Do double tops open up like a solid top guitar?

Construction and repair of Classical Guitar and related instruments
Chih-Wei Liu

Re: Do double tops open up like a solid top guitar?

Post by Chih-Wei Liu » Sun Aug 15, 2010 3:58 am

Of course we don't need everything to be done by machines. I use home-made purfling cutters to cut my binding ledges ,but that has noting to do with whether a laminate trimmer works or not.

Such device has a neutral impact on tone at low power. The most picky(yet realastic) player I know didn't find a TR degraded his Hauser III but made her sound sweeter than ever. Before being TR-ed, he has already play the heck out of that Hauser for more than three years ,and most people can't excite a guitars like him does, quality or quantity wise. Besides, we can't play a guitar at sleep.

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Waddy Thomson
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Re: Do double tops open up like a solid top guitar?

Post by Waddy Thomson » Sun Aug 15, 2010 4:25 am

I believe that a guitar has a limited playable life. At some point it reaches a sweet spot, which lasts for a period, then the guitar begins to decline. I just wonder if the TR eliminates years of life that a guitar may have, by putting it over the hump too fast. It could be the beginning of the end for guitars that have been exposed to too much vibration, too fast. I'm just saying! And, I still believe that, while it may have worked in some situations, that the guitar will still have to be re-broken in by the player. I know players who will not let others play their guitars due to the detrimental effect it has on the sound. To each his own, though. It's just not for me.
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Dr ToneControl
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Location: Cheshire, UK

Re: Do double tops open up like a solid top guitar?

Post by Dr ToneControl » Sun Mar 11, 2018 1:20 pm

Waddy Thomson wrote:
Fri Aug 13, 2010 5:48 pm
It's a thingy that vibrates the strings to break in a guitar. IMO, it is a poor substitute for patience and practice. I hope I never decide to use one, as I believe it could, actually, be detrimental to the guitar over it's lifetime. There is no substitute for playing a guitar, and breaking it in to the player. It may boost the sound a bit, initially, but then the player has to re-break in the guitar anyway, as it will not be the same type of vibration that the ToneRite provides. It's like giving your guitar to someone else, who plays poorly, and only on a few frets, to break it in for you.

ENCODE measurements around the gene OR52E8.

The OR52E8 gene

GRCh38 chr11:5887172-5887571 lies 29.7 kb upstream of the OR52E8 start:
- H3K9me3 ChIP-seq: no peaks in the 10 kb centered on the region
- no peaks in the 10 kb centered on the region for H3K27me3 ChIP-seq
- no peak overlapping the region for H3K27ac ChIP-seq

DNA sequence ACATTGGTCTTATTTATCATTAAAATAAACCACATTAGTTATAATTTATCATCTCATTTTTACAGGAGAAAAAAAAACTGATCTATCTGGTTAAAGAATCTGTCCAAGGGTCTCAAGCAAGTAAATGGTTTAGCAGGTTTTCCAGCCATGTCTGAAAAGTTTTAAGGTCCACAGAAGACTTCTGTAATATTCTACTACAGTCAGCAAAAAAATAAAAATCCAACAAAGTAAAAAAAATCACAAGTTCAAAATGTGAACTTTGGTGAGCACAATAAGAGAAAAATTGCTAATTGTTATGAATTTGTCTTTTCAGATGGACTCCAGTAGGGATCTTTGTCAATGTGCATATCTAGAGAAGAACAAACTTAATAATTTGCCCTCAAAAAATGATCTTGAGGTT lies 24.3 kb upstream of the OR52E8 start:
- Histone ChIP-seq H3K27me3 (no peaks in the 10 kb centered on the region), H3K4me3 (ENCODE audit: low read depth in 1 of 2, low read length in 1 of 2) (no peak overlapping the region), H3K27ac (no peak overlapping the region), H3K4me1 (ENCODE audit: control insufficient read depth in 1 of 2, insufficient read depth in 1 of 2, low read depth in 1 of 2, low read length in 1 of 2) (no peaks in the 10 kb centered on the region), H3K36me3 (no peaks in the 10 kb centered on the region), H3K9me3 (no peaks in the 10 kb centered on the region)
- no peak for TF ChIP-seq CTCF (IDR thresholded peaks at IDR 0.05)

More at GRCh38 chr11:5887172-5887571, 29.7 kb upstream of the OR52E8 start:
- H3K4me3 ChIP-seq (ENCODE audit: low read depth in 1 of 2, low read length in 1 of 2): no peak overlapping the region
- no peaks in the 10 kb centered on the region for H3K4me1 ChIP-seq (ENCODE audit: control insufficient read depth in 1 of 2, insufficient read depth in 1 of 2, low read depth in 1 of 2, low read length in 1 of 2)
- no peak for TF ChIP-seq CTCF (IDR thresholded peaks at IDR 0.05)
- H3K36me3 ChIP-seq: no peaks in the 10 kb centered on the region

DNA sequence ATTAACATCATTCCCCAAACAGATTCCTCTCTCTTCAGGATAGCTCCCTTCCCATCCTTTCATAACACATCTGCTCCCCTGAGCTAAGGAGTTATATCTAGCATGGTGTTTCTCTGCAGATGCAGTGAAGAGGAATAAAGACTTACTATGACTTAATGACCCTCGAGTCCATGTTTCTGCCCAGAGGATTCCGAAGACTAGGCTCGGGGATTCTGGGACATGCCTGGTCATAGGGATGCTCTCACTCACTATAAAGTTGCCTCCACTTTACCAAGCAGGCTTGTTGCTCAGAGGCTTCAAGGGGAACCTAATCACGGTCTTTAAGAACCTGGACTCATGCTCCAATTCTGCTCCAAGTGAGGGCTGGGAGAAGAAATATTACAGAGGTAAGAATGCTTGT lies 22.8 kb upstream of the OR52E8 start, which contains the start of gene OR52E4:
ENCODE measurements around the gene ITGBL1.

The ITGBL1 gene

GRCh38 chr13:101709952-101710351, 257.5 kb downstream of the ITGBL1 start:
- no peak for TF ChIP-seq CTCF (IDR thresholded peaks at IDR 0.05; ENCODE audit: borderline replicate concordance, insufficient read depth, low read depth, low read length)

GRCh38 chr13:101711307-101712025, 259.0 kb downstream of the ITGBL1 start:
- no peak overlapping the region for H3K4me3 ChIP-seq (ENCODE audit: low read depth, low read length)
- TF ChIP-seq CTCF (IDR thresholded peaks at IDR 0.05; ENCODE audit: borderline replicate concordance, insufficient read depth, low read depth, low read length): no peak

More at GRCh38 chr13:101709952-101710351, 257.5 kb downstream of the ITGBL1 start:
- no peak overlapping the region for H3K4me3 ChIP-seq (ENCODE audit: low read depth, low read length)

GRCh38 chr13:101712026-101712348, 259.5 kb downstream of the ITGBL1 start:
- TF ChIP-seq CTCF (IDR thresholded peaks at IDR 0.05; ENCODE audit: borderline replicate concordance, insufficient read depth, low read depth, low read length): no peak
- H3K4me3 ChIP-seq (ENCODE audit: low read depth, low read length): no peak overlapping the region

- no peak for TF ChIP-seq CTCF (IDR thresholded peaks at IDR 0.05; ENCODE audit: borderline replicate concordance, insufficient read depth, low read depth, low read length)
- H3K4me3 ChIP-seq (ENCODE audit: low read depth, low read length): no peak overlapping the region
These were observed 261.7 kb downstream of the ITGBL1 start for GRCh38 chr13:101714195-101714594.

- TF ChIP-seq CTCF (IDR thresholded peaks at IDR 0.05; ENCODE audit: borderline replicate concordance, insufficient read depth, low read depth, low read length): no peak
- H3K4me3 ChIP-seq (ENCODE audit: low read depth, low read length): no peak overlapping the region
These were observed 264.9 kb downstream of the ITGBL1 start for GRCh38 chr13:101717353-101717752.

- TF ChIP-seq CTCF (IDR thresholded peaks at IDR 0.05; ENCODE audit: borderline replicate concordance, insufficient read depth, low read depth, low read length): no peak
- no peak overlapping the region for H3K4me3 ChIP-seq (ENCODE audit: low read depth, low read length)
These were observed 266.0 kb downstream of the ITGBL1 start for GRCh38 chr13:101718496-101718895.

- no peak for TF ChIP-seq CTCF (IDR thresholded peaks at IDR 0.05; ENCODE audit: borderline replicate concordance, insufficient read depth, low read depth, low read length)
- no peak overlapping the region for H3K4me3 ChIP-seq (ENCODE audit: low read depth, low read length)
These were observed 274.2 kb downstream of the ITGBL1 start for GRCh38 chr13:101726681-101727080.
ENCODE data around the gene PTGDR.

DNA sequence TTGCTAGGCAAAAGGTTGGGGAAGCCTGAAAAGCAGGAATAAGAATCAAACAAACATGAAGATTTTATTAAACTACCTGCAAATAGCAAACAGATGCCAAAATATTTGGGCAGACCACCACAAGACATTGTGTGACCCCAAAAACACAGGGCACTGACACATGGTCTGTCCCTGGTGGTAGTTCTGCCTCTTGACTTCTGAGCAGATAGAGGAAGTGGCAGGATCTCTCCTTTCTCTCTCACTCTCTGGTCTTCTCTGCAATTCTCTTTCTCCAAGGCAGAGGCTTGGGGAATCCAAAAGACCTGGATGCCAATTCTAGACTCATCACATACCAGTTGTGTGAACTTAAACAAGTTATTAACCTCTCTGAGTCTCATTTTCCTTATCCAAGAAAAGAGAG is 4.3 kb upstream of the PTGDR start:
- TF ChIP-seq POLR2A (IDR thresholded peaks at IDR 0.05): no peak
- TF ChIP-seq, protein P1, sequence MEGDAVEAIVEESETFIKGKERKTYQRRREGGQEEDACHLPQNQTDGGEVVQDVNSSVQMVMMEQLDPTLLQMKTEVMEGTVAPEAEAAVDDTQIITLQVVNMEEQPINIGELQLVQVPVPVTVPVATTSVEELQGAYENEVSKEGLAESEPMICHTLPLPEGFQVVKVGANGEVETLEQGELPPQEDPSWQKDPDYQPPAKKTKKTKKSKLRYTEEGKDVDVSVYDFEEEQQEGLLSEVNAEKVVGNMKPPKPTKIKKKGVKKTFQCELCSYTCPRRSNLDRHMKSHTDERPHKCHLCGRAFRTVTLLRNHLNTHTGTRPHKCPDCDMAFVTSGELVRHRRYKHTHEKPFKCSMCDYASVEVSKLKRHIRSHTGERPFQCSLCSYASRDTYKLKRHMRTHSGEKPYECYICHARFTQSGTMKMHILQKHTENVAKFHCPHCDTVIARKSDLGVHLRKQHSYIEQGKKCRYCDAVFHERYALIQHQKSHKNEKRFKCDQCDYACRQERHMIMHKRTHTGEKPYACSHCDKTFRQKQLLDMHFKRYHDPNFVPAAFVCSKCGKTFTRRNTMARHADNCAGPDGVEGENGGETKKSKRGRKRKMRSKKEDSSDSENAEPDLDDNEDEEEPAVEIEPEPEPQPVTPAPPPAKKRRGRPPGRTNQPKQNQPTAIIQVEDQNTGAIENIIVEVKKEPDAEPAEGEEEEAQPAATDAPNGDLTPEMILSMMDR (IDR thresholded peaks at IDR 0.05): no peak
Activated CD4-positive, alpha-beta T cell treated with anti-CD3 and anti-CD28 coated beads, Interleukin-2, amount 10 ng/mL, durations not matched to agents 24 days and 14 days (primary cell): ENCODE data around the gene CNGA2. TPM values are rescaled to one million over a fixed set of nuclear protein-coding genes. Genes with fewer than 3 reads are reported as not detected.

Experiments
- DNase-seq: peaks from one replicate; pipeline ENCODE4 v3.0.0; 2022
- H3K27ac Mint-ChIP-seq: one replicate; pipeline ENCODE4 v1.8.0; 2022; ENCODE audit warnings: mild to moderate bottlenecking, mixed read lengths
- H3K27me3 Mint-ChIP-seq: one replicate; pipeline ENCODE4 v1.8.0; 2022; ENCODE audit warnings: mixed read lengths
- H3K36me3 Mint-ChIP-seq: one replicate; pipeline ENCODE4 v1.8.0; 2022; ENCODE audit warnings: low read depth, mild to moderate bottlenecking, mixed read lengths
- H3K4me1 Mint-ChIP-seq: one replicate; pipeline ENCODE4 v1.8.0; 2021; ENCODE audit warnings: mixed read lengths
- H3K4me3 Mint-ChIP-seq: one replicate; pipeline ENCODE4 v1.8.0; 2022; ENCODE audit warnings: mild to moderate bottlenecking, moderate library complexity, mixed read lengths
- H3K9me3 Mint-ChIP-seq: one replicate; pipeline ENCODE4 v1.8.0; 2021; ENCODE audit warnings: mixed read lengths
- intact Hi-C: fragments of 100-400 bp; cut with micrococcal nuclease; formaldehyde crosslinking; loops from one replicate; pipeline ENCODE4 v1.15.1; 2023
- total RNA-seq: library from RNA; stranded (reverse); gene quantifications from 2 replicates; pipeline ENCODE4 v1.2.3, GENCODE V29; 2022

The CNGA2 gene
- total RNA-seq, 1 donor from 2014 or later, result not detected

Check around the internet, there are plans for making them with aquarium pumps, if that tells you anything about the type of vibration that is involved! :mrgreen:
that's just a hypothesis though, for all we know using a ToneRite could be better or worse than actual playing for bringing out the best from a guitar

Dr ToneControl
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Joined: Sat Mar 10, 2018 7:33 am
Location: Cheshire, UK

Re: Do double tops open up like a solid top guitar?

Post by Dr ToneControl » Sun Mar 11, 2018 1:22 pm

Waddy Thomson wrote:
Sun Aug 15, 2010 4:25 am
I believe that a guitar has a limited playable life. At some point it reaches a sweet spot, which lasts for a period, then the guitar begins to decline. I just wonder if the TR eliminates years of life that a guitar may have, by putting it over the hump too fast. It could be the beginning of the end for guitars that have been exposed to too much vibration, too fast. I'm just saying! And, I still believe that, while it may have worked in some situations, that the guitar will still have to be re-broken in by the player. I know players who will not let others play their guitars due to the detrimental effect it has on the sound. To each his own, though. It's just not for me.
Do guitars that are played little play better when 40 years old than guitars that have been played more?

Dr ToneControl
Posts: 51
Joined: Sat Mar 10, 2018 7:33 am
Location: Cheshire, UK

Re: Do double tops open up like a solid top guitar?

Post by Dr ToneControl » Sun Mar 11, 2018 1:30 pm

I'd thought about this recently: given that a ToneRite is a pretty basic machine, what would be the best vibrations to inject into a guitar to get it to change in a way that is the most pleasant?

It occurred to me that there is no guarantee that playing guitar recordings into the top would be best, compared to piano music, drums, heavy metal.
There might be particular frequencies, or perhaps pure sine waves alternating over a frequency range would be best, has anyone seen any research on this?

For steel string acoustics, they are using torrefied soundboards, which also aims to create the aging effect in a good way
https://www.premierguitar.com/articles/ ... -be-afraid

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